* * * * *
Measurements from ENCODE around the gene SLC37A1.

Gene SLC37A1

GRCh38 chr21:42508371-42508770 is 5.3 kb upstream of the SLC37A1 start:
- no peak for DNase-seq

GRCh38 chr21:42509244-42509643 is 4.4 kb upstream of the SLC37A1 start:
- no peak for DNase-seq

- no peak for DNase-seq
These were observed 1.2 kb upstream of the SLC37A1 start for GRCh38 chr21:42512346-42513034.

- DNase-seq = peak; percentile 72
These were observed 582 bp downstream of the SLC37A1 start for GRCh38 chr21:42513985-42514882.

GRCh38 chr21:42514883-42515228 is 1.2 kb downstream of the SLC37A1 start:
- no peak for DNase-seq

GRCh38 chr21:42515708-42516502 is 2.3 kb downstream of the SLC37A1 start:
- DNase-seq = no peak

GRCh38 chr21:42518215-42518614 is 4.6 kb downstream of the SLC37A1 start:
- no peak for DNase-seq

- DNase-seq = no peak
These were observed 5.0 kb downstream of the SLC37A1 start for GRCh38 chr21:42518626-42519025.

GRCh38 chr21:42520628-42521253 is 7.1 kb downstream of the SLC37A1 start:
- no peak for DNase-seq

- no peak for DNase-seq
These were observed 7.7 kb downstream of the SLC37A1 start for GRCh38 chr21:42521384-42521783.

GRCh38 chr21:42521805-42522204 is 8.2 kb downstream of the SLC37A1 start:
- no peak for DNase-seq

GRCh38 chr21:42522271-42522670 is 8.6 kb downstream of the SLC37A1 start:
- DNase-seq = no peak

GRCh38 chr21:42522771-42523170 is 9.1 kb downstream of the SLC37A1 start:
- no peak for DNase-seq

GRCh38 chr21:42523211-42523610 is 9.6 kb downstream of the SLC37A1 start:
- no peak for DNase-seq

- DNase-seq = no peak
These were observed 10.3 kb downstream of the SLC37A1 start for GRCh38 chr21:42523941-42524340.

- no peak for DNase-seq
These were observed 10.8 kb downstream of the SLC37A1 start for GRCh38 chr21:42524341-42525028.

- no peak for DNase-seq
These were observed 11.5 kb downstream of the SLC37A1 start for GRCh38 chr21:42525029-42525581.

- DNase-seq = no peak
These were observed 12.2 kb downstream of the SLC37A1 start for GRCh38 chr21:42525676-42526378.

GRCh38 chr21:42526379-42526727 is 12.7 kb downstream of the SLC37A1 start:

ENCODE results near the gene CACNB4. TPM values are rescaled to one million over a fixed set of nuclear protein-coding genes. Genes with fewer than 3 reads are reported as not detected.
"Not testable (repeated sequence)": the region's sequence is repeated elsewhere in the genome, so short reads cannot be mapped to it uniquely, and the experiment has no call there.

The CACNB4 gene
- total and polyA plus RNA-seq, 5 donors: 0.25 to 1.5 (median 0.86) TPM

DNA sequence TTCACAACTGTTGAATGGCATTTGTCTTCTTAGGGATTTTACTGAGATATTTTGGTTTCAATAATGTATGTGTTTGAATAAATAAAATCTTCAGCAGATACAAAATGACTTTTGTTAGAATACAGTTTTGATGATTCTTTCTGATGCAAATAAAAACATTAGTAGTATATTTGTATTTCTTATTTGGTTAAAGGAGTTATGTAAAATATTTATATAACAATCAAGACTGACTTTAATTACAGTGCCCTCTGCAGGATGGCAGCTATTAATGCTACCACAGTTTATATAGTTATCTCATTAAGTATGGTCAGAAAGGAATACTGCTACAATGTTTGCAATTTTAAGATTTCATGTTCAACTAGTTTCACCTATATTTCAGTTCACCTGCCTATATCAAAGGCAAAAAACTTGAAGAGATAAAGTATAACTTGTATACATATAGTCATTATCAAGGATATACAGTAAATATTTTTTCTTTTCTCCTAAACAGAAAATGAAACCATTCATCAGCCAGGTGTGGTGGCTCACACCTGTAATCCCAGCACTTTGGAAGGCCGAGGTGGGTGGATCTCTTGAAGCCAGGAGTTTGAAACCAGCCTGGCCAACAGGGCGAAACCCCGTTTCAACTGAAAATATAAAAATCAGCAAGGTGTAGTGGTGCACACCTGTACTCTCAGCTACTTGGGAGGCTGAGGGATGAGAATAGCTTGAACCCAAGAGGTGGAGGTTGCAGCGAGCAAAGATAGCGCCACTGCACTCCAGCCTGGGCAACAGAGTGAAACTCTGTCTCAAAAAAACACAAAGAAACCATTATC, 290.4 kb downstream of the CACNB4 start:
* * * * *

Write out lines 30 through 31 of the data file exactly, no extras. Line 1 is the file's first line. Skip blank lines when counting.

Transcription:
- no peak for DNase-seq

- DNase-seq = no peak